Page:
That’s a fair point that goes to intent behind the banner. In this particular case it’s a bit weaker because “Heavenly Father” has heavy Christian implications and therefore I wouldn’t really consider it non-denominational. Either way, it doesn’t help those like me who don’t believe in anything resembling a heavenly father in the first place. I don’t buy the historical/cultural argument in this case – it’s the difference between having a “whites only” sign from the 50’s behind glass with a plaque next to it explaining the origin and a “white’s only” sign from the 50’s that is still being used to keep blacks out. The banner was a “screw you” to atheists in the 60’s and it’s still a “screw you” today. I can shrug it off because this particular instance isn’t physically harming anyone, but I’d rather my government not be used for such purposes because it can create a hostile environment through government funds and facilities (my hypothetical above). Beyond that, I don’t understand why it’s necessary for Christians to do these things in the first place. Just practice privately and leave everyone else alone.

Andrew
Editor
11 years ago

Rosie,
The problem with the “uncomfortable” standard is that it can apply to more than just the “Heavenly Father” line in the banner.
Here’s an excerpt from the middle section…

[Grant us each day the desire…]

To be honest with ourselves as well as with others,

Help us to be good sports and smile when we lose as well as when we win.

If uncomfortableness, or even plain old non-belief in the content of the message on the part of a student or parent requires the banner to be removed, then what happens in the case of a parent who makes a complaint based on the fact that he’s uncomfortable with the school forcing his child to read what he thinks are wussy ideas about being a good sport, when he wants his child to know that he should lie, cheat and steal, if that’s what it takes to win, because winning is all that matters.
Obviously, a school should defend its right to convey a different message. But while it is clear that in our constiutional system that the government cannot establish the beliefs of a single religion as the basis of that broader message, it is equally clear that requiring that any mention of religion be taken out of public view when messages about universal ideals are discussed, while secular or utilitarian justifications in defense of the universal are allowed to be promoted, is discrimination against religious belief.

BobN
BobN
11 years ago

These theo-phobic radical atheists should stop panicking and grow the hell up.
The banner was put up with the approval of all concerned at the time and has become a part of the school’s tradition.
Like it or not, the judaeo-christian tradition is the basis of the Western culture that says you have the right to whine as you are doing. How ironic, then, that you attack it so viciously. Would you prefer an Islamic tradition in which your agitation against the banner would result in gruesome capital punishment?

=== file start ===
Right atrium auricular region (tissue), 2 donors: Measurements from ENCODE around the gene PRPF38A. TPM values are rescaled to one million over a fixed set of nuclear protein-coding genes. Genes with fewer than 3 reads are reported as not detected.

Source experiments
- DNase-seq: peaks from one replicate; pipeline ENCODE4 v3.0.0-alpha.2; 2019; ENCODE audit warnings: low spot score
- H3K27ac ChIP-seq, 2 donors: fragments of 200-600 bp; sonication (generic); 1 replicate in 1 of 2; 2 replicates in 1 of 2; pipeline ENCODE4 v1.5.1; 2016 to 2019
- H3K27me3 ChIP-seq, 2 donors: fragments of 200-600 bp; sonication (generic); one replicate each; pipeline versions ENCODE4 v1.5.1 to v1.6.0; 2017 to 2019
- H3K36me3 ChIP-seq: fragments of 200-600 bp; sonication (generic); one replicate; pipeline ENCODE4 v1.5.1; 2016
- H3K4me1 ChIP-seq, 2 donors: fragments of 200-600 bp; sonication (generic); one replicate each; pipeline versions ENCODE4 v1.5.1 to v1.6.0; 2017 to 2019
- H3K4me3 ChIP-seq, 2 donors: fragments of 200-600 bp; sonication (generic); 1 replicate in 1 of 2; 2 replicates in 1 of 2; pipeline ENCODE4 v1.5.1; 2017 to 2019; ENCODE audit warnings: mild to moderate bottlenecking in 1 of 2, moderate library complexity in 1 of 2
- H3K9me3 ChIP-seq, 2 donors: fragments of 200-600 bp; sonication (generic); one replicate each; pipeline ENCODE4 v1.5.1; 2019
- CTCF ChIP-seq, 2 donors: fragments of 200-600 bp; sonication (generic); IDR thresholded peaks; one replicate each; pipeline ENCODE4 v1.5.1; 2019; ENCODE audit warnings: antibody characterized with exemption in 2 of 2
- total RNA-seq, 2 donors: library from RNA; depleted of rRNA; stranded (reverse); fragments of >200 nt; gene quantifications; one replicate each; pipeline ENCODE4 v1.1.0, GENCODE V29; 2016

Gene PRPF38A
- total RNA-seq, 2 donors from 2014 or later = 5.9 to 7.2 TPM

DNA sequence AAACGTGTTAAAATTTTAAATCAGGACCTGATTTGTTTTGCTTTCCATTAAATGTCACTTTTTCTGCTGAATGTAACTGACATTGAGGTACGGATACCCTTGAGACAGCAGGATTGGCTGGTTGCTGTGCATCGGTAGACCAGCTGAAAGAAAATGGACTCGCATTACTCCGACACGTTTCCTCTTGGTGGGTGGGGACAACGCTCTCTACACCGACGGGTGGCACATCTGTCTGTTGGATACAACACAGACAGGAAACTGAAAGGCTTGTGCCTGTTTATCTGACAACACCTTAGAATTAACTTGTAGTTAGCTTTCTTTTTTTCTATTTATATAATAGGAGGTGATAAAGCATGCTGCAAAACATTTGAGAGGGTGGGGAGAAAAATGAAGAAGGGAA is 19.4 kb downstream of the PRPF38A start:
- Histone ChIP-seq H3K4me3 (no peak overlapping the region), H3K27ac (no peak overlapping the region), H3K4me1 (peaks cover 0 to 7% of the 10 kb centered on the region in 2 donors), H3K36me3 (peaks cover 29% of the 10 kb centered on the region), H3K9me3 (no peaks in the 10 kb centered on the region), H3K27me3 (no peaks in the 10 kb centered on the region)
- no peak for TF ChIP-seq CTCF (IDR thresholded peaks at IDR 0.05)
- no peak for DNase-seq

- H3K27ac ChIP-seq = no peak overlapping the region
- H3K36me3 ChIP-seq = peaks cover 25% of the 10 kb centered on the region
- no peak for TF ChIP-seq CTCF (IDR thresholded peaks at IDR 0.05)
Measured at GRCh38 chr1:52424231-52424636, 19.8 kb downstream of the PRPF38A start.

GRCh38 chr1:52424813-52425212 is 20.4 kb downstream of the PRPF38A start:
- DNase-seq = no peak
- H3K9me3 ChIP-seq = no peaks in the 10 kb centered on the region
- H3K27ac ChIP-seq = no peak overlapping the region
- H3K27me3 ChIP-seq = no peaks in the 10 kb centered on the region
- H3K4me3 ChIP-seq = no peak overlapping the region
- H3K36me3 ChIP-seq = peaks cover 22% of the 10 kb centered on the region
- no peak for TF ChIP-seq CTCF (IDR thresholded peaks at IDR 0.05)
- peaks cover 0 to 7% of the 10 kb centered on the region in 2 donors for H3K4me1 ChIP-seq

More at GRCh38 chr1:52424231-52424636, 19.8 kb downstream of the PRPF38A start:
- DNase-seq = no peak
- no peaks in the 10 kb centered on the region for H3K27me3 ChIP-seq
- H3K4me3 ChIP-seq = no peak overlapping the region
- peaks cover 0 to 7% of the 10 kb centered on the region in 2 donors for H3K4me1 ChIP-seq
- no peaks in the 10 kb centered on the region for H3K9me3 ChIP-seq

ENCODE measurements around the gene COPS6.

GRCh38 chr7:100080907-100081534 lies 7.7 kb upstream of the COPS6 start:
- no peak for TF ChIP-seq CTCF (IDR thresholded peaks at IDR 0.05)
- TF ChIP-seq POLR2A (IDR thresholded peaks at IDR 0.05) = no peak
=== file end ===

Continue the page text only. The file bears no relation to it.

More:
Have you no sense of irony? Are you so blind to your own hypocrisy?
But just because you have the free speech right doesn’t mean you have to do it, and all your whining says a lot about you – things you probably don’t want associated with your reputation but you can’t unring the bell now. Your raging against any form of religious expression reveals you to be thoughtless, shallow, materialistic and greedy little people who want to deprive others of their centuries-long, valuable traditions just because you aren’t mature enough to deal with them.
I’m not even a Christian, and your unprincipled, hypocritical behavior disgust me. Hey, that means you’re offending me! Perhaps then you should be muzzled for engaging in offensive speech yourselves!
Oh, I forgot – you have no sense of either irony or your own hyprocrisy, so you didn’t get that last bit. Well, tough noogies.

BobN
BobN
11 years ago

These theo-phobic radical atheists should stop panicking and grow the hell up.
The banner was put up with the approval of all concerned at the time and has become a part of the school’s tradition.
Like it or not, the judaeo-christian tradition is the basis of the Western culture that says you have the right to whine as you are doing. How ironic, then, that you attack it so viciously. Would you prefer an Islamic tradition in which your agitation against the banner would result in gruesome capital punishment?
Have you no sense of irony? Are you so blind to your own hypocrisy?
But just because you have the free speech right doesn’t mean you have to do it, and all your whining says a lot about you – things you probably don’t want associated with your reputation but you can’t unring the bell now. Your raging against any form of religious expression reveals you to be thoughtless, shallow, materialistic and greedy little people who want to deprive others of their centuries-long, valuable traditions just because you aren’t mature enough to deal with them.
I’m not even a Christian, and your unprincipled, hypocritical behavior disgust me. Hey, that means you’re offending me! Perhaps then you should be muzzled for engaging in offensive speech yourselves!
Oh, I forgot – you have no sense of either irony or your own hyprocrisy, so you didn’t get that last bit. Well, tough noogies.